Early life stress sensitizes rats to angiotensin II-induced hypertension and vascular inflammation in adult life

Analia S. Loria, David M. Pollock, Jennifer S. Pollock

Research output: Contribution to journalArticlepeer-review

62 Citations (SciVal)


Maternal separation during early life is an established chronic behavioral model of early life stress in rats. It is known that perinatal adverse environments increase activity of the renin-angiotensin (Ang) system, specifically Ang II, in adulthood. The aim of this study was to investigate whether the effects of early life stress augment the sensitivity of the Ang II pathway. Using Wistar Kyoto rats, the maternal separation (MS) protocol was performed by separating approximately half of the male pups from their mother 3 h/d from days 2 to 14 of life. Pups remaining with the mother at all times were used as controls. Maternal separation did not influence the plasma basal parameters, such as blood glucose, insulin, Ang II, Ang 1-7 and plasma renin activity. Furthermore, body weight, blood pressure, and heart rate were similar in MS and control rats. The acute pressor response to Ang II was not different in anesthetized MS and control rats. However, the chronic infusion of Ang II (65 ng/min SC) elicited an exaggerated hypertensive response in MS compared with control rats (P<0.05). Surprisingly, HR was dramatically increased during the second week of Ang II infusion in MS compared with control rats (P<0.05). This enhanced Ang II sensitivity was accompanied by a greater vascular inflammatory response in MS versus control rats. Chronic Ang II infusion increased vascular wall structure in both groups similarly. These data indicate that early life stress sensitizes rats to an increased hemodynamic and inflammatory response during Ang II-induced hypertension.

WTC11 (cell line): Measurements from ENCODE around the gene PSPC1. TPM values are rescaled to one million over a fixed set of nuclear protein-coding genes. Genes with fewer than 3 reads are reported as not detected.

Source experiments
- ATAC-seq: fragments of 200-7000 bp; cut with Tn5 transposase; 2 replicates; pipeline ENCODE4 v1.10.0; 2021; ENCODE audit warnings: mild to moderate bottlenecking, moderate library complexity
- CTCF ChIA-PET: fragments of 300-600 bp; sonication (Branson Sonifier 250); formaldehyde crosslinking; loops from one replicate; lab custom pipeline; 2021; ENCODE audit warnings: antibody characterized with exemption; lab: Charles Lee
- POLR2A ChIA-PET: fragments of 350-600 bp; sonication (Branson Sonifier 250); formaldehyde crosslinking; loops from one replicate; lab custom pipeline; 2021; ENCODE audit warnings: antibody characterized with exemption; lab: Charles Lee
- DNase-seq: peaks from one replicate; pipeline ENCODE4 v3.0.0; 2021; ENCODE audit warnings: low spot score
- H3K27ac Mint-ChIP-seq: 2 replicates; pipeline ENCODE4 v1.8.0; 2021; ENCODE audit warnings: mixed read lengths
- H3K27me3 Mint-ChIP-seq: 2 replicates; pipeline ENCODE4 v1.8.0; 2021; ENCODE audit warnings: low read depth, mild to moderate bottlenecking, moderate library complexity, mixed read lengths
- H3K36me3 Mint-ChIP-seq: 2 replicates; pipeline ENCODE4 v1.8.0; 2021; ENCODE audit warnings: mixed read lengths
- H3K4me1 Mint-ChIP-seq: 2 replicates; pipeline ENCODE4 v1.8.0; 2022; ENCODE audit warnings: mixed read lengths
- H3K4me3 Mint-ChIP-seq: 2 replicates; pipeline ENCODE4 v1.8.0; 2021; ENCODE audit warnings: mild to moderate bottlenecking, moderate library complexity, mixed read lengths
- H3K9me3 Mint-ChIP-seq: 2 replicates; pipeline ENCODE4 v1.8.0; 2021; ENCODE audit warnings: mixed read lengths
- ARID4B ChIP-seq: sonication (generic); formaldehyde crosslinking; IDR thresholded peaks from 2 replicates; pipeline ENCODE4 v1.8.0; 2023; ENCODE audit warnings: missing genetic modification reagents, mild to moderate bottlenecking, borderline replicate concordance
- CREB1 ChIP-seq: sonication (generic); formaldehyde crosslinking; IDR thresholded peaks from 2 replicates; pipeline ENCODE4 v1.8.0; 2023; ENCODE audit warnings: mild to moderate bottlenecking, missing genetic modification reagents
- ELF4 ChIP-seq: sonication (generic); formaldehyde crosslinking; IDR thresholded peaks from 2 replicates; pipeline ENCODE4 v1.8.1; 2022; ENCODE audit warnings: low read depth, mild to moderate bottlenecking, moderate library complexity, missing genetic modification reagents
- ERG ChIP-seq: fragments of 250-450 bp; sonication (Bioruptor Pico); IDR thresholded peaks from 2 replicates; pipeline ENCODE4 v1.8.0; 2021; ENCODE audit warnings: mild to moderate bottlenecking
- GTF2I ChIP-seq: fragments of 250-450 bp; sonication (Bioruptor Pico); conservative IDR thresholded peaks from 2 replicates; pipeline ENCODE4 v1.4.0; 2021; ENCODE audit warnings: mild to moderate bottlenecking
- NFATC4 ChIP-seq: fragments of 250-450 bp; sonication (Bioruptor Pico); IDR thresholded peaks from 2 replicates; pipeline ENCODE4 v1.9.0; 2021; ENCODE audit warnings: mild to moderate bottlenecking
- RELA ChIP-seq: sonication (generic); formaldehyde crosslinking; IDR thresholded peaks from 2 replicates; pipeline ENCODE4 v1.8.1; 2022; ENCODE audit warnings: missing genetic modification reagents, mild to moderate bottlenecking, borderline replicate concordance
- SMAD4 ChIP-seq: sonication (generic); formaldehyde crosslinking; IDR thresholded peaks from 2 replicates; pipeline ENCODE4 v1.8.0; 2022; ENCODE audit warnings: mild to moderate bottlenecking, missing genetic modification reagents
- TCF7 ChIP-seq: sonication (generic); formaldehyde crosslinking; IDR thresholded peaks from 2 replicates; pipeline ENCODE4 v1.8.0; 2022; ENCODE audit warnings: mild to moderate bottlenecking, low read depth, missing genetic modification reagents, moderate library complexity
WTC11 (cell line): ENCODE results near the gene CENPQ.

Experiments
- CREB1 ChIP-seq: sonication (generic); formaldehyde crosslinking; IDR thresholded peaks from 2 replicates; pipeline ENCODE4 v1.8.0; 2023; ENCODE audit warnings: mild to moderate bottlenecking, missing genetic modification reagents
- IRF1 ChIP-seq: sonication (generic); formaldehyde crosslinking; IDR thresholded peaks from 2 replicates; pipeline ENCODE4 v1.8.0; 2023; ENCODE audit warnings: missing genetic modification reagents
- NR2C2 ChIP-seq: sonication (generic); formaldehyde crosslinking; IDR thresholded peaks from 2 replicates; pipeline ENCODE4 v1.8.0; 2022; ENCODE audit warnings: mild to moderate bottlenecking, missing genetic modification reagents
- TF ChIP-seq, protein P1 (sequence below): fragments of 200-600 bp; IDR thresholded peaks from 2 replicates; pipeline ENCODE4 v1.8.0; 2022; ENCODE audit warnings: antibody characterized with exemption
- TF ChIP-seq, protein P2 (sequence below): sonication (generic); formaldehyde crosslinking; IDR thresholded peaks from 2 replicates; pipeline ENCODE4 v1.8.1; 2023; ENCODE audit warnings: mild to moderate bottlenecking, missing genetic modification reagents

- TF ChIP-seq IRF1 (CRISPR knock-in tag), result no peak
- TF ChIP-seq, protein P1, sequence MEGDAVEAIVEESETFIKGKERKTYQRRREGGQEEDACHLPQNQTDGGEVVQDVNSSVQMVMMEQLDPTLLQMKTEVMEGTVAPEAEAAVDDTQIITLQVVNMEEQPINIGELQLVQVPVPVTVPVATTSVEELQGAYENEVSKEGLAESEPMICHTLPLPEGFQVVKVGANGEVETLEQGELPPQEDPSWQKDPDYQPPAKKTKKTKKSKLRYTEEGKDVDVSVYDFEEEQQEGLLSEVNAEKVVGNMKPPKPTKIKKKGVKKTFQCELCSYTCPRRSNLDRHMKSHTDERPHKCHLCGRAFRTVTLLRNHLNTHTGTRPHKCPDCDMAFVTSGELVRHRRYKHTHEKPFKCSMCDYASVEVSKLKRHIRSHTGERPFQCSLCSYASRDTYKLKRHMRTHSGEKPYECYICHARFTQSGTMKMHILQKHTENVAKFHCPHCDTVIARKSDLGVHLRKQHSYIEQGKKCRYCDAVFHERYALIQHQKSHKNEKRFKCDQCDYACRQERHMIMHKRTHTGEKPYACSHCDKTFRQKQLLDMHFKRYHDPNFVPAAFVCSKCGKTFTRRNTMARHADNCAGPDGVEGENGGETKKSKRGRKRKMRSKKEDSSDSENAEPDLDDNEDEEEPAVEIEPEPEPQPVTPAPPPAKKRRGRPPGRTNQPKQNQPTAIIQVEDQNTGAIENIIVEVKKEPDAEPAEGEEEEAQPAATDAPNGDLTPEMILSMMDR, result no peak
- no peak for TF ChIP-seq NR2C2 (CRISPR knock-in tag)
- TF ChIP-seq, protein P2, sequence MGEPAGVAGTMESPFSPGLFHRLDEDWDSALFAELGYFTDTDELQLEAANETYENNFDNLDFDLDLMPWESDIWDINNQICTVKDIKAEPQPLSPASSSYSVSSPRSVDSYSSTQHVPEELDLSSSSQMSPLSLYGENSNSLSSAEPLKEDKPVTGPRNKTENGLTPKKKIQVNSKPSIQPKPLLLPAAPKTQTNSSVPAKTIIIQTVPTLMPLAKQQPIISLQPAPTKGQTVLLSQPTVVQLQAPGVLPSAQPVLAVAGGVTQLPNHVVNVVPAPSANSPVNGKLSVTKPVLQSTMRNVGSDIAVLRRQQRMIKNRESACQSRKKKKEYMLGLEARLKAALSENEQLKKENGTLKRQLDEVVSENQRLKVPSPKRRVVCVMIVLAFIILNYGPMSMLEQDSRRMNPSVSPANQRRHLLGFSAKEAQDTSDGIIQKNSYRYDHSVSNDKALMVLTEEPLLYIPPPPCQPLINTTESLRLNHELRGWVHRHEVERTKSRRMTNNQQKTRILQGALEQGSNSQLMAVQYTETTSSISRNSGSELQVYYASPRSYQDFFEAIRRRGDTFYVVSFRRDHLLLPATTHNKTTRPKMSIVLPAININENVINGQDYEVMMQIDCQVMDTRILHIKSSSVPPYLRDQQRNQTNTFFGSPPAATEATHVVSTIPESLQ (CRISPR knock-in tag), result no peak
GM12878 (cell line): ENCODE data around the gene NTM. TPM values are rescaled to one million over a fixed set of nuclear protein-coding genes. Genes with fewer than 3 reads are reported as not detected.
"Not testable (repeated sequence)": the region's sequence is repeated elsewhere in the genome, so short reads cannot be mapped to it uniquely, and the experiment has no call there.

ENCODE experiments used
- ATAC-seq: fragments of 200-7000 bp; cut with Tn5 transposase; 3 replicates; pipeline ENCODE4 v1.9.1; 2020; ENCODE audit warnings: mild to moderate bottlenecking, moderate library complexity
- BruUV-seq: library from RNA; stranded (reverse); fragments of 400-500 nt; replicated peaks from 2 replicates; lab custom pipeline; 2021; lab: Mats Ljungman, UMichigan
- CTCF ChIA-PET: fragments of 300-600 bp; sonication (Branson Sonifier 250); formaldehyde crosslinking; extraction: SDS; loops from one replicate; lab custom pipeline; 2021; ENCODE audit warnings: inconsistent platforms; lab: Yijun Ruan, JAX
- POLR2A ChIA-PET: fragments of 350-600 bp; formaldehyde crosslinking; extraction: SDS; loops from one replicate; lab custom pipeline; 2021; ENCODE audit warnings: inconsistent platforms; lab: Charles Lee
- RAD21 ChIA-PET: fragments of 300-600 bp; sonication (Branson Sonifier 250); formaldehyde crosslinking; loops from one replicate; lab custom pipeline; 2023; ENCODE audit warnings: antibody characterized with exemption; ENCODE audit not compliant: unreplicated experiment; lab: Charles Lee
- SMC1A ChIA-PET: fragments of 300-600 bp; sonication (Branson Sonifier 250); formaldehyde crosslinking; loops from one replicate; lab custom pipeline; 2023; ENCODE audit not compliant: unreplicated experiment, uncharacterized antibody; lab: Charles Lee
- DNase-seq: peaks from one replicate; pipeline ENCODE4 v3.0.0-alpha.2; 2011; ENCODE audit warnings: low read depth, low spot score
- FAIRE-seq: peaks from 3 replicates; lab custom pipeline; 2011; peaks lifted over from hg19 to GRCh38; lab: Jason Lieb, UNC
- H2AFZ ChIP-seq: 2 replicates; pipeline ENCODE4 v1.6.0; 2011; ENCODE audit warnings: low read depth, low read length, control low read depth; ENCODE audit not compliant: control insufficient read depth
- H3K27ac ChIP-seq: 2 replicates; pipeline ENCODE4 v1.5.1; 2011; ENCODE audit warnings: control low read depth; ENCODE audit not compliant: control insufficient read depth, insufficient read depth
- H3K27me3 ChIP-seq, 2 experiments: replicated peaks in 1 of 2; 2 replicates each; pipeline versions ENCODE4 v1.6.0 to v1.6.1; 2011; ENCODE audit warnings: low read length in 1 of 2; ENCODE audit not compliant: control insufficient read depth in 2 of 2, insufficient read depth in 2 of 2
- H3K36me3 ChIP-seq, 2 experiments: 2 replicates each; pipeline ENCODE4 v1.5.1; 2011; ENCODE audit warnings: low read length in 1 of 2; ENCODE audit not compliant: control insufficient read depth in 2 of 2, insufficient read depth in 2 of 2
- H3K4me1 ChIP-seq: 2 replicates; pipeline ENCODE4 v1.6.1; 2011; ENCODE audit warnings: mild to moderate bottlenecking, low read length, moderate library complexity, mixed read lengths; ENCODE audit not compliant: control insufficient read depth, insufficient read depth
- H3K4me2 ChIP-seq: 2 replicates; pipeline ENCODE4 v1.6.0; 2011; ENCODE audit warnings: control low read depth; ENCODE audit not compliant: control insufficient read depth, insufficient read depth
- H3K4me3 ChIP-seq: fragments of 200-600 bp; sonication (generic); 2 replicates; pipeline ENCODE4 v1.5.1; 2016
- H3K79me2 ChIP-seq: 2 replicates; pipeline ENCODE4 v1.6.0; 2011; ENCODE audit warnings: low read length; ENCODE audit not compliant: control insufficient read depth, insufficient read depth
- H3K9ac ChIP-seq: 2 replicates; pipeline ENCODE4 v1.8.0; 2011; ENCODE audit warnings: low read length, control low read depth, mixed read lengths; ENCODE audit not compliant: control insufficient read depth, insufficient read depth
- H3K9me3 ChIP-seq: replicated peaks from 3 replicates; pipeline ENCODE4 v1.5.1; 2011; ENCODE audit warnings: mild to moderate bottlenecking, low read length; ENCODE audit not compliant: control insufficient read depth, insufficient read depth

Original languageEnglish
Pages (from-to)494-499
Number of pages6
Issue number2
StatePublished - Feb 2010


  • Adverse environment
  • Ang II-induced hypertension
  • Behavioral stress
  • Maternal separation
  • Vascular inflammation

ASJC Scopus subject areas

  • Internal Medicine


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